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Are moves to add jobs to US factory floors a harbinger, or outliers?

Apple, Lenovo, LG Chem, and now Daimler AG have all recently said they plan to add manufacturing jobs in the US. President Obama hopes it's a sign of the times, but economists say it's, at best, a nascent trend.

By Staff writer / December 10, 2012

President Obama watches a worker during a visit to the heavy duty engines line at the Daimler Detroit Diesel plant in Redford, Mich., Monday, Dec. 10. Detroit Diesel Corp., which makes heavy-duty diesel powertrains for the commercial truck market, said it would expand its line of transmissions and turbo chargers – investing $128 million and adding jobs to its Detroit-area plant.

Charles Dharapak/AP

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Chicago

Recent days have produced a steady drip, drip, drip of good tidings about new jobs on America's factory floors. 

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Last week, Apple said it is investing $100 million to create new manufacturing jobs in the US, following similar announcements by fellow-electronics makers Hewlett-Packard and Levono Group and battery company LG Chem. On Monday, with President Obama in attendance, Detroit Diesel Corp., which makes heavy-duty diesel powertrains for the commercial truck market, said it would expand its line of transmissions and turbo chargers – investing $128 million and adding jobs to its Detroit-area plant. 

“That means more work. That means more jobs and more products stamped with the stamp ‘Made in America,’ ” Mr. Obama said at the Detroit Diesel plant, which is owned by German conglomerate Daimler AG.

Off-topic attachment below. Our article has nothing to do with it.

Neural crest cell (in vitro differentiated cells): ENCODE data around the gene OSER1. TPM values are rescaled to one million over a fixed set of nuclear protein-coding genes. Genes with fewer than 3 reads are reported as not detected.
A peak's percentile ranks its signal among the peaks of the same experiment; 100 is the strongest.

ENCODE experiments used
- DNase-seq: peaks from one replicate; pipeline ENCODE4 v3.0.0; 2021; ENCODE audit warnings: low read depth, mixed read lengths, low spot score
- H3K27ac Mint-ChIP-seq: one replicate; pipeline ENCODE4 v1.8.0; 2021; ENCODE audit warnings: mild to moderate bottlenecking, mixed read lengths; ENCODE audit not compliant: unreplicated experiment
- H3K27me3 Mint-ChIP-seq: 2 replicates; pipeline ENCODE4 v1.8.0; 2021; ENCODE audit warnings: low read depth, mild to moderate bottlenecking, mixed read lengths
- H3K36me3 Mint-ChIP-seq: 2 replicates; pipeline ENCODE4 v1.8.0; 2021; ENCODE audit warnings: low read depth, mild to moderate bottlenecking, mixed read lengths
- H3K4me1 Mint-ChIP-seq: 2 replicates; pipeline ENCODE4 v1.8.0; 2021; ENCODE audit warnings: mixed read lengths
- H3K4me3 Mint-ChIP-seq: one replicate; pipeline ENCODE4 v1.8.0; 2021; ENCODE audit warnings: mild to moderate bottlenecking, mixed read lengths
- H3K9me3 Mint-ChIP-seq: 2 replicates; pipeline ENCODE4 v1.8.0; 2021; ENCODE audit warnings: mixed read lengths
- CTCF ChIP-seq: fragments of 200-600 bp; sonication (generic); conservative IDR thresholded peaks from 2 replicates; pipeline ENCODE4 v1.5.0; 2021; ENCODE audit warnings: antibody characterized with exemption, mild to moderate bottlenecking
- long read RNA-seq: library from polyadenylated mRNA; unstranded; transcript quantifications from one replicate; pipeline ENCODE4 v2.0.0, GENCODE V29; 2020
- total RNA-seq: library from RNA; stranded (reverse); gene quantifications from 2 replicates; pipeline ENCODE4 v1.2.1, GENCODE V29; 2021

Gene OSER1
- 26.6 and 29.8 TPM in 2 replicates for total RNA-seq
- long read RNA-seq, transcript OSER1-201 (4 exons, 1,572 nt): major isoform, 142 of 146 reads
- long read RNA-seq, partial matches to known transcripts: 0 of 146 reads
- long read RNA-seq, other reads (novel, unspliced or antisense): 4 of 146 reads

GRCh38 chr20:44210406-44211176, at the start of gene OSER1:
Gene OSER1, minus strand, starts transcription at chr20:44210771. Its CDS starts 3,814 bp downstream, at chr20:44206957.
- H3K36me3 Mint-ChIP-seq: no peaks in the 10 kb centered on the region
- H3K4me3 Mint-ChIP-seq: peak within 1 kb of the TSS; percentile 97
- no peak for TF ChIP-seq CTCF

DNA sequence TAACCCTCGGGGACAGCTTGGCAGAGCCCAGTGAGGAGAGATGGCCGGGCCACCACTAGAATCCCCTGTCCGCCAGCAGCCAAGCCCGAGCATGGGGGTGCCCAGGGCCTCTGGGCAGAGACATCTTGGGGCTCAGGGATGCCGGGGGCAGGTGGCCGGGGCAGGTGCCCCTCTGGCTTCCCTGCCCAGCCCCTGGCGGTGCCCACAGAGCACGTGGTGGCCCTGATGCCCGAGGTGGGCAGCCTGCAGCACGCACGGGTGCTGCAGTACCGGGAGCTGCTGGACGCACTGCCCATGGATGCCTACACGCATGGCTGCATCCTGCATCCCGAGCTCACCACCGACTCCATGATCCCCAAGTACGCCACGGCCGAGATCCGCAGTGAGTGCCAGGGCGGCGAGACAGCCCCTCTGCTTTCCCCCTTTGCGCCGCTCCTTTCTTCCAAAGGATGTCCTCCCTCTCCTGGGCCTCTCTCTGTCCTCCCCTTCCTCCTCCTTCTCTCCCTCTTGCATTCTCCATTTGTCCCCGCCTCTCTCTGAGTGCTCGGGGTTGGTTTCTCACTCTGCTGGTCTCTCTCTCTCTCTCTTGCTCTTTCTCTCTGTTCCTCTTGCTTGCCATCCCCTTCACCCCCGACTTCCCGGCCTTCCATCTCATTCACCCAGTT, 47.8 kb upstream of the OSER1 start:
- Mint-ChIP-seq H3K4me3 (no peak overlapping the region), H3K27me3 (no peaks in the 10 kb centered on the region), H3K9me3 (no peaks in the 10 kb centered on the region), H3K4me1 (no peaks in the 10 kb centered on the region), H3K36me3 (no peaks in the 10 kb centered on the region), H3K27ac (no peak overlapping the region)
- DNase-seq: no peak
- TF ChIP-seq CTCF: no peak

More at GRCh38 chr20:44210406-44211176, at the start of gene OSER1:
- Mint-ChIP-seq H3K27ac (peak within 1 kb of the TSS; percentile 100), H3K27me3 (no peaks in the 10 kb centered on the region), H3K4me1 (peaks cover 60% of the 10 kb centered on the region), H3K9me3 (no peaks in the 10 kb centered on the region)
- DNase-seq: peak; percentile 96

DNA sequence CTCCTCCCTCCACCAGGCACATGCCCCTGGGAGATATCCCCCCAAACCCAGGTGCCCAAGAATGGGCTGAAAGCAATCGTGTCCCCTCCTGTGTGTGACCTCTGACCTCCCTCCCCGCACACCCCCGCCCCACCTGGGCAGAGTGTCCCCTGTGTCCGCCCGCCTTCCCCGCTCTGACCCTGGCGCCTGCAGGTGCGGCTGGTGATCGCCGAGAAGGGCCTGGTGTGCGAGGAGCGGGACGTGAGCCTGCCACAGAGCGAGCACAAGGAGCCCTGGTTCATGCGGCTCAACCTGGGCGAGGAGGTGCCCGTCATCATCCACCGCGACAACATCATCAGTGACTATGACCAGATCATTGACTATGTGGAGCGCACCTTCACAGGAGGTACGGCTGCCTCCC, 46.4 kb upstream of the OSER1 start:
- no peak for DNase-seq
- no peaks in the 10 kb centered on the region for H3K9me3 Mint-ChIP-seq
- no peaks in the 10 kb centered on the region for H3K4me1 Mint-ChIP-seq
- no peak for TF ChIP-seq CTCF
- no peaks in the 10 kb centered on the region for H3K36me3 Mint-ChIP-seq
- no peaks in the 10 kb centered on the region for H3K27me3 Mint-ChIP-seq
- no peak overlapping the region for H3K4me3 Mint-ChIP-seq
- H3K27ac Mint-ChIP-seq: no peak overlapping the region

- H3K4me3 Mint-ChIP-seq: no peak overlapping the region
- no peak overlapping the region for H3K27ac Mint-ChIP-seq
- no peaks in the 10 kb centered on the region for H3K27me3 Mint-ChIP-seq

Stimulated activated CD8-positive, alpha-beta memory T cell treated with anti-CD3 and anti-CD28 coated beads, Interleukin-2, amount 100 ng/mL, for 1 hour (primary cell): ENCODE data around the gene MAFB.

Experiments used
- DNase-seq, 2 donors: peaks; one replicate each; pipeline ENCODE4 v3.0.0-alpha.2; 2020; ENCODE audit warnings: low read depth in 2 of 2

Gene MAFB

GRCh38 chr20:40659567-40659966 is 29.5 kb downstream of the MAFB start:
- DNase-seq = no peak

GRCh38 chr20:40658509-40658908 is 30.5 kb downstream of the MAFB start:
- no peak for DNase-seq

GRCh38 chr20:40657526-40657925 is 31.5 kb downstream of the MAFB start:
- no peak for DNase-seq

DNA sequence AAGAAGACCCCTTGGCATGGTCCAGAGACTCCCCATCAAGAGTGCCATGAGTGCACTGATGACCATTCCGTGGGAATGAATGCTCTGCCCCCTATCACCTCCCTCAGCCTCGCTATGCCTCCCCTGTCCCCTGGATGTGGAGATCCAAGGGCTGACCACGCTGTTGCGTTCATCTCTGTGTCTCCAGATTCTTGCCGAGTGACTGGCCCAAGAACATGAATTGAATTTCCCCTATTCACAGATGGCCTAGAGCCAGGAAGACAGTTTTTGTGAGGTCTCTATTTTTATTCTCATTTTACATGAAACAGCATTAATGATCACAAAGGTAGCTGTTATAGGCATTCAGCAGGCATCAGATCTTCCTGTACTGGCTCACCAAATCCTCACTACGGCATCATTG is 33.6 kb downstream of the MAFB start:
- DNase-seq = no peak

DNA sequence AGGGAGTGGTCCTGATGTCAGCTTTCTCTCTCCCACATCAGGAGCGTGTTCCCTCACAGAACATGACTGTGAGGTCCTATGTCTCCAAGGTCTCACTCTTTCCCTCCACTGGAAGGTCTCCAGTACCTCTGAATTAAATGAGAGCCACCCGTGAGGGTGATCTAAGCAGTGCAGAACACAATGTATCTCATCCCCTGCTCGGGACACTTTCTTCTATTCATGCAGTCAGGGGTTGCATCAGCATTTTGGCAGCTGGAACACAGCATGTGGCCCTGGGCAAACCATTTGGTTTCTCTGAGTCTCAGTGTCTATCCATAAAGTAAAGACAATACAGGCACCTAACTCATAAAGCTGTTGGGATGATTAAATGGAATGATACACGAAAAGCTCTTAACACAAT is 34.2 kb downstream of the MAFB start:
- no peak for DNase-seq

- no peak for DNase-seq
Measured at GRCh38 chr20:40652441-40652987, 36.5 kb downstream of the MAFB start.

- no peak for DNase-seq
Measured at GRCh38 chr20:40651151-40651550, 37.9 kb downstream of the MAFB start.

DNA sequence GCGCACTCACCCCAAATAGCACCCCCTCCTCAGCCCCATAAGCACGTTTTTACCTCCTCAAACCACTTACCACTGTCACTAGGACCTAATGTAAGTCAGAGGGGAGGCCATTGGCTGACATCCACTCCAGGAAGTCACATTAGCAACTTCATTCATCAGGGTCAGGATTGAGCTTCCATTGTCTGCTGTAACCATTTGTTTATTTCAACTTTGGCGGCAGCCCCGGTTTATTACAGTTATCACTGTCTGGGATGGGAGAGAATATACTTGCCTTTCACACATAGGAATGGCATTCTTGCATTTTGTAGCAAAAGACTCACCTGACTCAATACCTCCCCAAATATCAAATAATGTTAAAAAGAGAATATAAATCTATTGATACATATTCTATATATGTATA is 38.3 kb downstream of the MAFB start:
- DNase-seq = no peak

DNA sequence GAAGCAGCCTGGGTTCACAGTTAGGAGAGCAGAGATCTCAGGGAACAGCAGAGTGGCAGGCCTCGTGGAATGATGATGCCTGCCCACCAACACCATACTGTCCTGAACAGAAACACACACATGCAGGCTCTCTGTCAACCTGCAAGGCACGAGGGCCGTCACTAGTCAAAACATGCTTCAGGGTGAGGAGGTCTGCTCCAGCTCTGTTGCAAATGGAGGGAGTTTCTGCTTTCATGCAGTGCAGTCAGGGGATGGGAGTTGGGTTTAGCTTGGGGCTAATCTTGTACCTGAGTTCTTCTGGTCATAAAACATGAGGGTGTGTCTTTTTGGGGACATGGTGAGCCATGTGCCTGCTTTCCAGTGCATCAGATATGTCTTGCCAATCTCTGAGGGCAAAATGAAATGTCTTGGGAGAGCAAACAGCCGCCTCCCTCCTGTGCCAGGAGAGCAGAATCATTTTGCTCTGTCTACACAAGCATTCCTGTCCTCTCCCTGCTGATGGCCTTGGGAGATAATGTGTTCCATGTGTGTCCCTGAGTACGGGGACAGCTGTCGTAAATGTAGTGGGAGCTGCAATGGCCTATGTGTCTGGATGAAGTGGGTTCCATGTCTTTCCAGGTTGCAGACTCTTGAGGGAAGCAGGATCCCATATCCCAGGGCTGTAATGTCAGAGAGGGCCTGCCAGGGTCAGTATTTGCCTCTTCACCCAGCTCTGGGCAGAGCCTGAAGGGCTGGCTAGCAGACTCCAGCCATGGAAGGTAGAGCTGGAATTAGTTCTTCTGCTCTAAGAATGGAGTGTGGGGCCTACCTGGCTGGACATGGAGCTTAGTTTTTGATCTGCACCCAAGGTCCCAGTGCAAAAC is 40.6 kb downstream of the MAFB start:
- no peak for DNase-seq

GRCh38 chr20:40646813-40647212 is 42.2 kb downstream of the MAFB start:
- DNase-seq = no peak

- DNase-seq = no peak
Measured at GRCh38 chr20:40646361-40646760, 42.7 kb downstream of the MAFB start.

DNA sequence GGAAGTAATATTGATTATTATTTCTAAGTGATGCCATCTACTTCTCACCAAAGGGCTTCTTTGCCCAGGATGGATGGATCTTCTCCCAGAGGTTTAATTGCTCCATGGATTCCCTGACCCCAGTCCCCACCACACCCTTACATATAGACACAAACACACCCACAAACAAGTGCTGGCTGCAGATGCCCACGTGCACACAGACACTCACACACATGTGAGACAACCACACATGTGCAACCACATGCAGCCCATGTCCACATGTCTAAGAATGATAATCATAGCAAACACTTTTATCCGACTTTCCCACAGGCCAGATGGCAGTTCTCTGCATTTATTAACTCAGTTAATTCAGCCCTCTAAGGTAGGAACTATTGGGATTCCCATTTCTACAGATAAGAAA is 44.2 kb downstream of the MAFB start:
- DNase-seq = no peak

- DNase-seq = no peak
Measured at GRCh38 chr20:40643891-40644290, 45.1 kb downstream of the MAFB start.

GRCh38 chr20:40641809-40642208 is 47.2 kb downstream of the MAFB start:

This is good news for the communities where the jobs are incoming, but economists caution that manufacturing is not likely to rebound to levels of 20 years ago – at least not anytime soon. 

In remarks to Bloomberg News last week, Michael Marks, former CEO of Flextronics International Ltd., the second-largest electronics manufacturer in the world, said the Apple announcement represented “a trend that will start in little ways … and will pick up steam as suppliers move here. But this does not herald a booming return of high-volume manufacturing to the United States.”

Still, there are some encouraging signs. Since January 2010, the US has gained 496,000 manufacturing jobs, according to data from the US Bureau of Labor Statistics. That's fewer than one-quarter of the 2.3 million jobs the manufacturing sector lost during the Great Recession, which officially ended in June 2009. Manufacturing employment has remained relatively stable since last spring, according to a new BLS report, released Friday. While the food and chemical manufacturing sectors experienced losses, they were offset by job gains in motor vehicles and parts and wood products.

High fuel and energy costs worldwide, increased consumer and government scrutiny, the declining value of the US dollar relative to other currencies, and rising labor costs abroad are collectively making it more expensive for companies to outsource manufacturing, a point Obama emphasized at Detroit Diesel on Monday. 

“When you factor in everything, it makes sense to invest right here, in America,” he said.

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